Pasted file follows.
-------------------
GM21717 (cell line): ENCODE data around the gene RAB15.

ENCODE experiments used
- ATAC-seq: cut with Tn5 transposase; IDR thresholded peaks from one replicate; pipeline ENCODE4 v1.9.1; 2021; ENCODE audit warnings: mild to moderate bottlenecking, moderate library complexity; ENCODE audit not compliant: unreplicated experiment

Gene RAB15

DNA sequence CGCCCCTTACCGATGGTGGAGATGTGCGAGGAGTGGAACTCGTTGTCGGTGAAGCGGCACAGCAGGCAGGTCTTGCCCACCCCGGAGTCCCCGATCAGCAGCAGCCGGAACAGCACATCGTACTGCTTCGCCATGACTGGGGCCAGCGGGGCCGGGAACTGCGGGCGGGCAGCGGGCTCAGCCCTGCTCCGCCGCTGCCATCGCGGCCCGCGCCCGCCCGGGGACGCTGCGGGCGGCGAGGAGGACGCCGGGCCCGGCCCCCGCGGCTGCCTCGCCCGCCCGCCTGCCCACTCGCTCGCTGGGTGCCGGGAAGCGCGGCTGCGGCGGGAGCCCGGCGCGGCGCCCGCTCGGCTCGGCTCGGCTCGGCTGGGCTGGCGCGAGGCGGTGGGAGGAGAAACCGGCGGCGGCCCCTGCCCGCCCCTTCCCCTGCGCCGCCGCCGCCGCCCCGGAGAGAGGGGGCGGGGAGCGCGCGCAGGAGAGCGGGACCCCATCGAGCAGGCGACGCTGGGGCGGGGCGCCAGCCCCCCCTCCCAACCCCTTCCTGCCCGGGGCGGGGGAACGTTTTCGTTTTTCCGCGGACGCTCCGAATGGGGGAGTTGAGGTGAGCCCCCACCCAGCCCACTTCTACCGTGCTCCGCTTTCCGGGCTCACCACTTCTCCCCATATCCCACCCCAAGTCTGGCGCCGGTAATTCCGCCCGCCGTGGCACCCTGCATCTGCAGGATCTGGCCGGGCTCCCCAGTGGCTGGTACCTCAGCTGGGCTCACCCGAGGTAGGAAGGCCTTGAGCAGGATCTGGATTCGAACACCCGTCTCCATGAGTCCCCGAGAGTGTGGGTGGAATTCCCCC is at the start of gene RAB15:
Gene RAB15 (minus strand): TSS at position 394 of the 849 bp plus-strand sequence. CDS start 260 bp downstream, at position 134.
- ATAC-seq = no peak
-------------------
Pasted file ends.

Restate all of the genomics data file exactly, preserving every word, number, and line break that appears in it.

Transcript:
GM21717 (cell line): ENCODE data around the gene RAB15.

ENCODE experiments used
- ATAC-seq: cut with Tn5 transposase; IDR thresholded peaks from one replicate; pipeline ENCODE4 v1.9.1; 2021; ENCODE audit warnings: mild to moderate bottlenecking, moderate library complexity; ENCODE audit not compliant: unreplicated experiment

Gene RAB15

DNA sequence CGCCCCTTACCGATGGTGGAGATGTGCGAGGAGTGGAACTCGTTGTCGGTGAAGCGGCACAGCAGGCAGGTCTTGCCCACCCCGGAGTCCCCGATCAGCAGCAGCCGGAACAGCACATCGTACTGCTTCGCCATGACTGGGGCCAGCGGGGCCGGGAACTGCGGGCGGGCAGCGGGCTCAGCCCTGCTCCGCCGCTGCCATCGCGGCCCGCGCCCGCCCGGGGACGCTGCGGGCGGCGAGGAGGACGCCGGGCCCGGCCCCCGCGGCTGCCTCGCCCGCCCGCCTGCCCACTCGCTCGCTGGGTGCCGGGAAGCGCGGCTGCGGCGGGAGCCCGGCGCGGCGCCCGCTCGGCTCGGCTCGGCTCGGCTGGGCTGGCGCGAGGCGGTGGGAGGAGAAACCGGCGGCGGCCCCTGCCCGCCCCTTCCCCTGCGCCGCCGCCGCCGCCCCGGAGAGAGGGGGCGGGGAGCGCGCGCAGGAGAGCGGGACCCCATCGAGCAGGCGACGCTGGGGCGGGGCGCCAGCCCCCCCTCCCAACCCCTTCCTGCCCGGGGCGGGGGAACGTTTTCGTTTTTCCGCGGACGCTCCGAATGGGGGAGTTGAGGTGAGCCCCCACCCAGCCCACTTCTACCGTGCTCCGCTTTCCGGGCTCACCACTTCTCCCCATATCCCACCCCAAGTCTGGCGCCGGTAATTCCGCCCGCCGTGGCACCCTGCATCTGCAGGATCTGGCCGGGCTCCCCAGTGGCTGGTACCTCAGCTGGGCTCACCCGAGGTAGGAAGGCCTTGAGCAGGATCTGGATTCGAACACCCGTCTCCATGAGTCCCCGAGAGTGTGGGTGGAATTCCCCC is at the start of gene RAB15:
Gene RAB15 (minus strand): TSS at position 394 of the 849 bp plus-strand sequence. CDS start 260 bp downstream, at position 134.
- ATAC-seq = no peak